Neurovascular interface - Acker-Palmer Group
The development of the nervous and the vascular systems exhibit extensive similarities, both on the anatomical and the molecular level. Blood vessels and nerves are structurally similar and often aligned, following parallel routes. The brain is the most vascularized tissue in our body. It is now believed that blood vessels in the brain exert instructive functions that go beyond supplying nutrients and oxygen, for example supplying ligands that directly influence neuronal behavior by activating corresponding receptors and signaling pathways in neuronal cells. We are interested in elucidating the molecular pathways involved in the crosstalk between vessels and nerves and how this crosstalk signaling is integrated among the different cellular players (neurons, endothelial cells, astrocytes) at the neurovascular interface. We focus on the role of vessels during the development of the nervous system but also in the adult during synaptic plasticity using both mouse and zebrafish models.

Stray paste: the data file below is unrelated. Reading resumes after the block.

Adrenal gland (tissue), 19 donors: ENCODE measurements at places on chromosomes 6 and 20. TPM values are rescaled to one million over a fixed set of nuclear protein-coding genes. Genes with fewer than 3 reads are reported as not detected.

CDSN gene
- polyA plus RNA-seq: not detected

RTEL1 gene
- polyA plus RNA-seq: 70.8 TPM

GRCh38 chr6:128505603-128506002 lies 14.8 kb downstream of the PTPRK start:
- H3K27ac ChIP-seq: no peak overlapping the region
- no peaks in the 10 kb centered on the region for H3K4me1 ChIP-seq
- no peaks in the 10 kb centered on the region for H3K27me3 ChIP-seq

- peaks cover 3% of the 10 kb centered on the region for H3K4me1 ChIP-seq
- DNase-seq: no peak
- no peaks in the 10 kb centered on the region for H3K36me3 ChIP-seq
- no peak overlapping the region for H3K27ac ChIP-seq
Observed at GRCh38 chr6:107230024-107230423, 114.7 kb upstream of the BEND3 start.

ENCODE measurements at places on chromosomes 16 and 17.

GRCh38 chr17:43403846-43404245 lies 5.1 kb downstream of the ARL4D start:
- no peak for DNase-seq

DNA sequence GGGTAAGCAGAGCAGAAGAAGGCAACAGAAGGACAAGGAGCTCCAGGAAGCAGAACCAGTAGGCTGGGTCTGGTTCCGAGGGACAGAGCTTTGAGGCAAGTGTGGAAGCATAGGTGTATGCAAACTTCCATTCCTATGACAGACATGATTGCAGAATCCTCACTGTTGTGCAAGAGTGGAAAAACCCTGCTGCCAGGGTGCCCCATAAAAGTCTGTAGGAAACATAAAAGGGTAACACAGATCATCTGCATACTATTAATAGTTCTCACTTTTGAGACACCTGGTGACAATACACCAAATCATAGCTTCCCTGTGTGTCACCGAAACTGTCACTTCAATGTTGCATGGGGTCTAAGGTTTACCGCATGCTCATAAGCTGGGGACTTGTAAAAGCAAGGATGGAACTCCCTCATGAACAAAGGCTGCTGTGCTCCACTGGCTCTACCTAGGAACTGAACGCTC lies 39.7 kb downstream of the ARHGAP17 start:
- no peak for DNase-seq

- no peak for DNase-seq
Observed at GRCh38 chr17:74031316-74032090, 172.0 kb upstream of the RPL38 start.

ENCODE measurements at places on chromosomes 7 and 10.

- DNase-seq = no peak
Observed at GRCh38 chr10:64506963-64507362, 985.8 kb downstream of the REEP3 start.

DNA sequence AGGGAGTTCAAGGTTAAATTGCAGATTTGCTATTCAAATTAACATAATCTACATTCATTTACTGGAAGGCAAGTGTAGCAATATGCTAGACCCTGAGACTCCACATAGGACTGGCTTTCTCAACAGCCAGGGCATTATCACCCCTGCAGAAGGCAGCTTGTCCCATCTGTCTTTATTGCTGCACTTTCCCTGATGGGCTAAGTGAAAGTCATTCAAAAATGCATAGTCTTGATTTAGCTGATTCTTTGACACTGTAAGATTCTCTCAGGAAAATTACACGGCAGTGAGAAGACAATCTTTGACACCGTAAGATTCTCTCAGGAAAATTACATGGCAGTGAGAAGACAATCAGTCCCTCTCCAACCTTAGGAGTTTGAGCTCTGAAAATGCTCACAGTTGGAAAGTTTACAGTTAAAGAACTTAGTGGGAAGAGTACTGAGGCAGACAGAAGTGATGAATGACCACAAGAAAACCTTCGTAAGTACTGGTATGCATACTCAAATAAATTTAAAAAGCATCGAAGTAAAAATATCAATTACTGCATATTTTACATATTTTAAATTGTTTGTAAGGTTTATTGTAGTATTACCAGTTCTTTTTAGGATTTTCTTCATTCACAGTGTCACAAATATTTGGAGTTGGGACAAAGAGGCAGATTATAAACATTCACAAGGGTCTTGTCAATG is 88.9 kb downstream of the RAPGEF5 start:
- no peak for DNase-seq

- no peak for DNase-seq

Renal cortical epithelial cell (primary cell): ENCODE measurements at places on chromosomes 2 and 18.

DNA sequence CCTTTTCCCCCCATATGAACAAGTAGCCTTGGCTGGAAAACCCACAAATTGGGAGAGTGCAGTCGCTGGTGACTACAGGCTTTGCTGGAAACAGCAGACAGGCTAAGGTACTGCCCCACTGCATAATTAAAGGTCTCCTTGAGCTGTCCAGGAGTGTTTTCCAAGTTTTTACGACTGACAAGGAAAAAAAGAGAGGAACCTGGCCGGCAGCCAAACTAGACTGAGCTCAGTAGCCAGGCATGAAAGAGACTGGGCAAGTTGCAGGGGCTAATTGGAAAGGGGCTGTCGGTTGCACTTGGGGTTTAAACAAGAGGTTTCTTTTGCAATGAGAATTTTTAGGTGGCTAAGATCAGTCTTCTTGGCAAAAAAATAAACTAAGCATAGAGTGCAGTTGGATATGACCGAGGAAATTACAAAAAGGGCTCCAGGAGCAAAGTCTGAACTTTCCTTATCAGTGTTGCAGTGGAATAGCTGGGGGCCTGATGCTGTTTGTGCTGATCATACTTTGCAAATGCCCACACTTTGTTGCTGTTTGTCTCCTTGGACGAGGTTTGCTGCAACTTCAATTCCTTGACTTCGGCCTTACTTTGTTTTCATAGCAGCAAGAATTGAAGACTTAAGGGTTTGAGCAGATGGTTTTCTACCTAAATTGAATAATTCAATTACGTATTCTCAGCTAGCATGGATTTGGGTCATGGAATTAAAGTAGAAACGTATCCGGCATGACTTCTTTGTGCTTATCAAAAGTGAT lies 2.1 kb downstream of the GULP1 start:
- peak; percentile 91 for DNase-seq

Amparo Acker-Palmer is a Max Planck Fellow at the MPI for Brain Research since July 1, 2014.